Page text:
Punding is a stereotyped behavior characterized by an intense fascination with a complex, excessive, non-goal oriented, repetitive activity, associated with dopaminergic replacement therapy (DRT) in patients affected by Parkinson's disease (PD) and with dopamine agonists in several conditions. We studied 25 PD patients with punding behaviors, and compared them to 130 PD controls. The psychiatric evaluation included: the Snaith-Hamilton Pleasure Scale (SHAPS); the SCales for Outcomes in PArkinson's disease-Psychiatric Complications (SCOPA-PC); the Barratt Impulsiveness Scale, Version 11 (BIS-11); the Mood Disorder Questionnaire; the Hamilton Depression Rating Scale (HDRS) and Hamilton Anxiety Rating Scale (HARS). The occurrence of impulse control disorders (ICDs) was diagnosed through a psychiatric interview. Significantly more punding patients (96% vs. 68%; p<0.01) were in treatment with DA agonists, receiving significantly higher DA agonists levodopa equivalent daily dose (LEDD). Punding behaviors were found to be associated with psychiatric comorbidity, particularly with psychosis and bipolar disorder. In addition, higher anhedonic symptoms were reported by punders. High rate of co-occurring addictive behaviors (pathological gambling, hedonistic homeostatic dysregulation) and ICDs were found. In conclusion, presented data confirm that DRT, in a subset of PD patients, is strongly associated with addiction-like behavioral issues. Punding shares similarities with addictive behaviors and is associated to other psychiatric symptoms involving dopamine system alterations.

Pettorruso, M., Fasano, A., De Risio, L., Ricciardi, L., Di Nicola, M., Martinotti, G., Janiri, L., Bentivoglio, A. R., Punding in non-demented Parkinson's disease patients: Relationship with psychiatric and addiction spectrum comorbidity, <<JOURNAL OF THE NEUROLOGICAL SCIENCES>>, 2016; 362 (n/a): 344-347. [doi:10.1016/j.jns.2016.02.016] [http://hdl.handle.net/10807/76772]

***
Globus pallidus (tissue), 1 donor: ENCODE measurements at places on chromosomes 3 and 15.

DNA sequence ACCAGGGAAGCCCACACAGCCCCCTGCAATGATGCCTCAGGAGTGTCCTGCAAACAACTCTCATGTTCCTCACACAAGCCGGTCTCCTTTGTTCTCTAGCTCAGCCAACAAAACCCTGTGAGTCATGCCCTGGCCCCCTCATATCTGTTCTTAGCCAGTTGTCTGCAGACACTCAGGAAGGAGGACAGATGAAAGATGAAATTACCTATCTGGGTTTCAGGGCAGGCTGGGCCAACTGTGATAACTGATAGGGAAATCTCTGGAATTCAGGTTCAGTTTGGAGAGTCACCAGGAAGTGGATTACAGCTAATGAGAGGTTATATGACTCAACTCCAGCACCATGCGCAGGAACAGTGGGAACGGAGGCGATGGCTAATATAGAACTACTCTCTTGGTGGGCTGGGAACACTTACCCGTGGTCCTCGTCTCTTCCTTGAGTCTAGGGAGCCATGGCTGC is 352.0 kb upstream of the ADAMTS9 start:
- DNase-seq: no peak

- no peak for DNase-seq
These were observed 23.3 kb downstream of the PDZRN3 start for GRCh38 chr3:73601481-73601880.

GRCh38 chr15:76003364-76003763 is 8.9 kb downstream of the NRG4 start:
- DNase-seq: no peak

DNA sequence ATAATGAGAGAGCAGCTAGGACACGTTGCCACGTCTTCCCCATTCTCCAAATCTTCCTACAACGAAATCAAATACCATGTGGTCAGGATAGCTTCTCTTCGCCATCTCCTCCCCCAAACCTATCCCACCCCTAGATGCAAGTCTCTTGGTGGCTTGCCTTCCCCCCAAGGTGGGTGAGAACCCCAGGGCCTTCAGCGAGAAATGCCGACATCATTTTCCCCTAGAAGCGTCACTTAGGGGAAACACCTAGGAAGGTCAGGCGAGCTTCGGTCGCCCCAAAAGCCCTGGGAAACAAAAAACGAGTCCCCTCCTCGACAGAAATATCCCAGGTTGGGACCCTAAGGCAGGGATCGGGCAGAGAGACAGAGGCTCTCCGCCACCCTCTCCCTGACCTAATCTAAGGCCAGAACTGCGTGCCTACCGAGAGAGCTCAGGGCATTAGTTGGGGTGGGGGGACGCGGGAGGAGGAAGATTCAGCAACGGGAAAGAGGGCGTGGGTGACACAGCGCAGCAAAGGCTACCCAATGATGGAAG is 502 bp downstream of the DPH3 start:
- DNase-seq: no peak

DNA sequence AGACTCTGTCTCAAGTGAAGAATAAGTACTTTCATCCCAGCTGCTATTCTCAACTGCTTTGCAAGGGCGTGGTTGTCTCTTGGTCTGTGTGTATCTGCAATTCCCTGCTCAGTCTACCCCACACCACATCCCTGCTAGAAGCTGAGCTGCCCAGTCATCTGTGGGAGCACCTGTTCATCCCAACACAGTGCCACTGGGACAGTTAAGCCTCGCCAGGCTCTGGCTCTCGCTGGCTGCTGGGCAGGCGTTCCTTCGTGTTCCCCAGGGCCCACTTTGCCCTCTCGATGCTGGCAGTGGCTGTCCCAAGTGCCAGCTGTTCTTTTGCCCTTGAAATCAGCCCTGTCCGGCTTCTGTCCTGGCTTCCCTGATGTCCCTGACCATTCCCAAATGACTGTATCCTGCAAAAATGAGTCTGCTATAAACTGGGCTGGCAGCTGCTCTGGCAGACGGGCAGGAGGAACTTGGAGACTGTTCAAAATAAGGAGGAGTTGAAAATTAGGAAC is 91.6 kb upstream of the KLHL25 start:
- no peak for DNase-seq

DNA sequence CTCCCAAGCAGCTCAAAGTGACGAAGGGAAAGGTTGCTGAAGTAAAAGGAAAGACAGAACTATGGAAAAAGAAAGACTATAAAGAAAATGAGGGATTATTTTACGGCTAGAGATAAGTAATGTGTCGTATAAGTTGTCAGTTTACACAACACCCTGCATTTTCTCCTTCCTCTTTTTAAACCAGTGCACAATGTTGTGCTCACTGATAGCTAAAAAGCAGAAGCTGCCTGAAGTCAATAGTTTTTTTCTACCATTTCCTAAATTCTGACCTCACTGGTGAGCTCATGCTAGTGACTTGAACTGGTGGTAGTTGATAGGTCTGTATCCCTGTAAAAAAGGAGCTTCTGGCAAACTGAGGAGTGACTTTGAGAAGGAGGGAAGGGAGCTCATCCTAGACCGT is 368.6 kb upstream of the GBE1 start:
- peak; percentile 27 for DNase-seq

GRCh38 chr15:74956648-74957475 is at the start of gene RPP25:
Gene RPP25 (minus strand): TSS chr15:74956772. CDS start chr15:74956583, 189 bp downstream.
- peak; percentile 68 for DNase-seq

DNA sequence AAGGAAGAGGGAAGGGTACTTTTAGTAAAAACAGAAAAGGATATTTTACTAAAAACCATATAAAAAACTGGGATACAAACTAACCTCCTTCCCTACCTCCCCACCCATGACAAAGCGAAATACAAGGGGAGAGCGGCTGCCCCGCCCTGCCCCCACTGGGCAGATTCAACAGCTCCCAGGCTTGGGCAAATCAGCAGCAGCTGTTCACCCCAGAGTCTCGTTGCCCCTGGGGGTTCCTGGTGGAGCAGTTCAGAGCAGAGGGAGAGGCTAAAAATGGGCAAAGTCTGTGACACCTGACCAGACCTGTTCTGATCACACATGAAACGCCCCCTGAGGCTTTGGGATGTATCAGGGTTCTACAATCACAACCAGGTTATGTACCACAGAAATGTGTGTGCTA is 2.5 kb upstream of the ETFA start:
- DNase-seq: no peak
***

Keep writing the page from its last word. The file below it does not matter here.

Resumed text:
Punding in non-demented Parkinson's disease patients: Relationship with psychiatric and addiction spectrum comorbidity

Pettorruso, Mauro
Primo
;
Fasano, Alfonso
Secondo
;
De Risio, Luisa;Di Nicola, Marco;Martinotti, Giovanni;Janiri, Luigi
Penultimo
;
Bentivoglio, Anna Rita
Ultimo
2016

Abstract

Punding is a stereotyped behavior characterized by an intense fascination with a complex, excessive, non-goal oriented, repetitive activity, associated with dopaminergic replacement therapy (DRT) in patients affected by Parkinson's disease (PD) and with dopamine agonists in several conditions. We studied 25 PD patients with punding behaviors, and compared them to 130 PD controls. The psychiatric evaluation included: the Snaith-Hamilton Pleasure Scale (SHAPS); the SCales for Outcomes in PArkinson's disease-Psychiatric Complications (SCOPA-PC); the Barratt Impulsiveness Scale, Version 11 (BIS-11); the Mood Disorder Questionnaire; the Hamilton Depression Rating Scale (HDRS) and Hamilton Anxiety Rating Scale (HARS). The occurrence of impulse control disorders (ICDs) was diagnosed through a psychiatric interview. Significantly more punding patients (96% vs. 68%; p<0.01) were in treatment with DA agonists, receiving significantly higher DA agonists levodopa equivalent daily dose (LEDD). Punding behaviors were found to be associated with psychiatric comorbidity, particularly with psychosis and bipolar disorder. In addition, higher anhedonic symptoms were reported by punders. High rate of co-occurring addictive behaviors (pathological gambling, hedonistic homeostatic dysregulation) and ICDs were found. In conclusion, presented data confirm that DRT, in a subset of PD patients, is strongly associated with addiction-like behavioral issues. Punding shares similarities with addictive behaviors and is associated to other psychiatric symptoms involving dopamine system alterations.
Inglese
Pettorruso, M., Fasano, A., De Risio, L., Ricciardi, L., Di Nicola, M., Martinotti, G., Janiri, L., Bentivoglio, A. R., Punding in non-demented Parkinson's disease patients: Relationship with psychiatric and addiction spectrum comorbidity, <<JOURNAL OF THE NEUROLOGICAL SCIENCES>>, 2016; 362 (n/a): 344-347. [doi:10.1016/j.jns.2016.02.016] [http://hdl.handle.net/10807/76772]
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Utilizza questo identificativo per citare o creare un link a questo documento: http://hdl.handle.net/10807/76772
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